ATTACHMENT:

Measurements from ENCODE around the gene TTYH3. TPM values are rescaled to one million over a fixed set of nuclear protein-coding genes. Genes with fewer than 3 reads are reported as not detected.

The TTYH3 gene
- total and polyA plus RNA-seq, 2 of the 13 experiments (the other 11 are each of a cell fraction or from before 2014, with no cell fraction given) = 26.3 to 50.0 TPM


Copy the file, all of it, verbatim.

Measurements from ENCODE around the gene TTYH3. TPM values are rescaled to one million over a fixed set of nuclear protein-coding genes. Genes with fewer than 3 reads are reported as not detected.

The TTYH3 gene
- total and polyA plus RNA-seq, 2 of the 13 experiments (the other 11 are each of a cell fraction or from before 2014, with no cell fraction given) = 26.3 to 50.0 TPM